A “house” is an arrangement where one building and the land under it are owned by one group of people who live together, typically a family, and there is no element of common ownership with any neighbors. Sometimes called a “single-family house”. These can also be rented, but they keep the term “house.” So “house” is both an architectural and a financial term, but predominantly architectural.

A somewhat obsolete term, “apartment house” refers to a 10-30 unit apartment building all in one building and generally 2 to 4 stories tall except in urban areas. These tend to be built like hotels, with central hallways and common entry/exit lobbies, rather than each ground floor unit or stack of untis having their own exterior door.
In addition to the common term “duplex” you sometimes here the terms “triplex” (pronounced TRY-plex) and “fourplex”. I’ve never heard the term “quadplex”. These terms describe architecture. Duplexes are sometimes rented as apartments and sometimes sold as condos.

The term “townhouse” in newer development (last 50 years) is sometimes used as a straight synonym for condo, but generally applies only to denser one-and-two story designs. So that term is part architecture & part financial.

“Row house” refers to units built with common walls between units or built very close together with at most a narrow walkway between. Generally these have no front yard, are in urban, or ersatz fake-urban settings and each unit has a small fenced rear yard. Some are condo, some are single-family houses.

Slightly less dense developments than row houses are called “patio homes” Architecturally, these are smallish houses on very small lots. The goal is minimal yard area to maintain yet still have no common walls and a small patch of green someplace. Some are condo, most are single-family separate-ownership. Very popular with the retirees.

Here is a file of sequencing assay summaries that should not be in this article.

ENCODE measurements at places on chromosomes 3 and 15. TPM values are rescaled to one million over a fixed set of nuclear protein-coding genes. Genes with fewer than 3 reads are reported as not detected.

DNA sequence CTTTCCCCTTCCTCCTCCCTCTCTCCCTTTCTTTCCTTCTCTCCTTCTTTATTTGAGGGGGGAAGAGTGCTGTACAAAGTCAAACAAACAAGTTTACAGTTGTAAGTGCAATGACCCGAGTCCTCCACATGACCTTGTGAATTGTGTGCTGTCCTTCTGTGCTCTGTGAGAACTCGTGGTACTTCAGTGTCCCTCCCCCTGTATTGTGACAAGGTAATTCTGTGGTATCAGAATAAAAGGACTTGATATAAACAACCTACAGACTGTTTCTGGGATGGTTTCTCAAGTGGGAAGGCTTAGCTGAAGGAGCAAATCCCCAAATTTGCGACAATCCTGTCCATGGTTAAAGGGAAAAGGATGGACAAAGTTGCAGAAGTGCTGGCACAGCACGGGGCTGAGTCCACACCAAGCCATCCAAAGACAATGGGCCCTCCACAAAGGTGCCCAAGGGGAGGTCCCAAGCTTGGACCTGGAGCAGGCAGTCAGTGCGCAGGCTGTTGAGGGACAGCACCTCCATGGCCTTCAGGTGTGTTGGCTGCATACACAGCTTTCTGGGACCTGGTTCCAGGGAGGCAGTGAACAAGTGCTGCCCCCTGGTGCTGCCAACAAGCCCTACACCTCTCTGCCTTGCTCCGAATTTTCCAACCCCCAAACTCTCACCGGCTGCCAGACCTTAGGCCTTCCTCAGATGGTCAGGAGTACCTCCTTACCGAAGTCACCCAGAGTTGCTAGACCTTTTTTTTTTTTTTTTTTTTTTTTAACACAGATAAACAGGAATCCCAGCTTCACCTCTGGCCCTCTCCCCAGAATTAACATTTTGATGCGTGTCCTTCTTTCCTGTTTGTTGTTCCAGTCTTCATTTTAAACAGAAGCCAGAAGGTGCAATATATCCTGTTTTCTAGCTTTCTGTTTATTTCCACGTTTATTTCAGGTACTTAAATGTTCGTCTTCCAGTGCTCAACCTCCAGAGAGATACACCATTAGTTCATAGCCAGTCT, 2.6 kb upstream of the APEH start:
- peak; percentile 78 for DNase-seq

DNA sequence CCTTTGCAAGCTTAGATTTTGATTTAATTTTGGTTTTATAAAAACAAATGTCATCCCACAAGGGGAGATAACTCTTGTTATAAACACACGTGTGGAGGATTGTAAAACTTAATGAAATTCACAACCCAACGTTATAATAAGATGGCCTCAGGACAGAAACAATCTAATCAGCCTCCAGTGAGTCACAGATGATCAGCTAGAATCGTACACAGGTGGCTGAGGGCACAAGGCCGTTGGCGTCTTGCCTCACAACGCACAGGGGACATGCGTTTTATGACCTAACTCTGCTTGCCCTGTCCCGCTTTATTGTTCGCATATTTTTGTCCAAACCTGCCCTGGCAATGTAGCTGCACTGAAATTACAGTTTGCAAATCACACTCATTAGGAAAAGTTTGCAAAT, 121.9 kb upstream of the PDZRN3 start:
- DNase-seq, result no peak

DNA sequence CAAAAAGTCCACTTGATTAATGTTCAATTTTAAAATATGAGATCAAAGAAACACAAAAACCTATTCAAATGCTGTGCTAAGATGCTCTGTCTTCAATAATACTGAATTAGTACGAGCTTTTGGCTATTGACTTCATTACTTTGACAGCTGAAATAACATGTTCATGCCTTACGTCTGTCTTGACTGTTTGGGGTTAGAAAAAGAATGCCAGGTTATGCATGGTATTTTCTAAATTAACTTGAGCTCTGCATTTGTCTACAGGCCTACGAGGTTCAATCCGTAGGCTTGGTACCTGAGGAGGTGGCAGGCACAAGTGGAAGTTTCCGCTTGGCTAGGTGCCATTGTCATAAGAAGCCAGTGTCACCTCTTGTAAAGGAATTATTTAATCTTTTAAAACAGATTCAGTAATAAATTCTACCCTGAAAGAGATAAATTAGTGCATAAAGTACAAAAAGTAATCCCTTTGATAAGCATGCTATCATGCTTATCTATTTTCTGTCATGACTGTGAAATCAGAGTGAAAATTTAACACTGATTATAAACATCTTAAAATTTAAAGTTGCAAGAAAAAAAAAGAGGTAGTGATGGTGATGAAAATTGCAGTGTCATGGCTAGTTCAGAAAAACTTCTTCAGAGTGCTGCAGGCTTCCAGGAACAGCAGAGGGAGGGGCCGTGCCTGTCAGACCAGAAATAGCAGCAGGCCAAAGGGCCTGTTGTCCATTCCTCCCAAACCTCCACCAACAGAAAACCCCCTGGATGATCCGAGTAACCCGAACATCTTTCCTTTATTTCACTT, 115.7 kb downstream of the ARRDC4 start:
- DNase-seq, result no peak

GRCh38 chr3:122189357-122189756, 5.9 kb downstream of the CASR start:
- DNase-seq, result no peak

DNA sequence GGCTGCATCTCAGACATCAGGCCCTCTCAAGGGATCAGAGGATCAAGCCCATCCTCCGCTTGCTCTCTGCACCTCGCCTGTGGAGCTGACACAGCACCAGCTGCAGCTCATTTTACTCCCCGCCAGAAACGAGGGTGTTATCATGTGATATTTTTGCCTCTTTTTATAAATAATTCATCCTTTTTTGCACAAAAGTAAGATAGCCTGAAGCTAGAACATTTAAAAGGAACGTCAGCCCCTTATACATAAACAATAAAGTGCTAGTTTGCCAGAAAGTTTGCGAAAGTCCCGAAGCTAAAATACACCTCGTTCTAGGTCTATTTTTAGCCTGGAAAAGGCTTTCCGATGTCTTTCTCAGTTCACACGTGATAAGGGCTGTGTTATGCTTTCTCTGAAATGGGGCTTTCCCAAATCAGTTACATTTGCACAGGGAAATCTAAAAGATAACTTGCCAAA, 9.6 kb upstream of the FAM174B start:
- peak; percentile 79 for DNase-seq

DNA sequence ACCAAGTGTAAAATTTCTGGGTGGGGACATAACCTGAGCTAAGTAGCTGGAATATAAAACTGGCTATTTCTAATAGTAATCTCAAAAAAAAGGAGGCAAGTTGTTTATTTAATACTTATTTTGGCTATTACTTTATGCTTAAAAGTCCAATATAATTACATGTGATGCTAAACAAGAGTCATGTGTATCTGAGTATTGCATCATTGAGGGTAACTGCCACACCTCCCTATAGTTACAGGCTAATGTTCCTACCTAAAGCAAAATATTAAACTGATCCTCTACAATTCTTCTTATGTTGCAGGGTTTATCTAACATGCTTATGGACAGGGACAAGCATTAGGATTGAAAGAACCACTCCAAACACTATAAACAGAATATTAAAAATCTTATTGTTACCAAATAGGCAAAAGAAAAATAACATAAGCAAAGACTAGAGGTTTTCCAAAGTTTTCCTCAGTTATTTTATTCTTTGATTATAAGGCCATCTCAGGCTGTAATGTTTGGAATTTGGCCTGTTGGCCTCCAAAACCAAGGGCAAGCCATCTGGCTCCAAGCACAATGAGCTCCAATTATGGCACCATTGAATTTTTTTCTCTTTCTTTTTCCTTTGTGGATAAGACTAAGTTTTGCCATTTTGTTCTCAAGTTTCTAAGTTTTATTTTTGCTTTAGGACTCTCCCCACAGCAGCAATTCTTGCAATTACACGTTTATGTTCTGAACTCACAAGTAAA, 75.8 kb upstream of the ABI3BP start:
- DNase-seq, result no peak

The real estate goons are forever coming up with new terms and new meanings for old terms, but I think I’ve pretty well covered the terms I’ve seen used in the various parts of the US I’ve lived.

Pretty much what LSLGuy said with some differences -

A two family home that shares one common side wall with another is called a double bungalow. When they are stacked on each other it’s a duplex.

We don’t have many tri-plexes around here, but a fair amount of quadplexes (or fourplexes). They can either be small apartment complexes or condos.

When there’re a series of single family dwellings attached by side walls we simply call them townhomes. There’s a huge shift to townhomes rather than single family dwellings in my neighborhood.

Southern Ontario here…

“Condo”, “apartment”, “townhouse” are pretty much the same as LSL described, except that “townhouse” is only for terraced row housing with common walls between the units. It doesn’t matter whether they are condominiums or not, or how many floors they have (although I have to admit that a four-storey townhouse is pretty unusual).

auRa, the term “row house” would be understood perfectly well here, but we would tend to say “townhouse”.

The term “terrace” is very unusual here. It occasionally shows up in street names, or where a developer is consciously trying to evoke the classic Georgian English terraced houses.

To me, “duplex”, “triplex” and “quadplex” refer to buildings that look similar to houses, but contain apartments, one occupying the entirety of each floor. There is no elevator, just stairs, so thay can be annoying to move into (I used to live in one). There are a LOT of these around here, mostly built in the fifties and sixties.

I have never heard the term “patio home”.

Incidentally, around here only real-estate marketers use terms like “townhome” rather than the more-neutral corresponding terms like “townhouse”. The goal is, of course, to make prospective buyers feel all warm and fuzzy about the thought of buying a “home”, when what they’re buying is simply a structure, a “house”. Only living in a place makes it a home.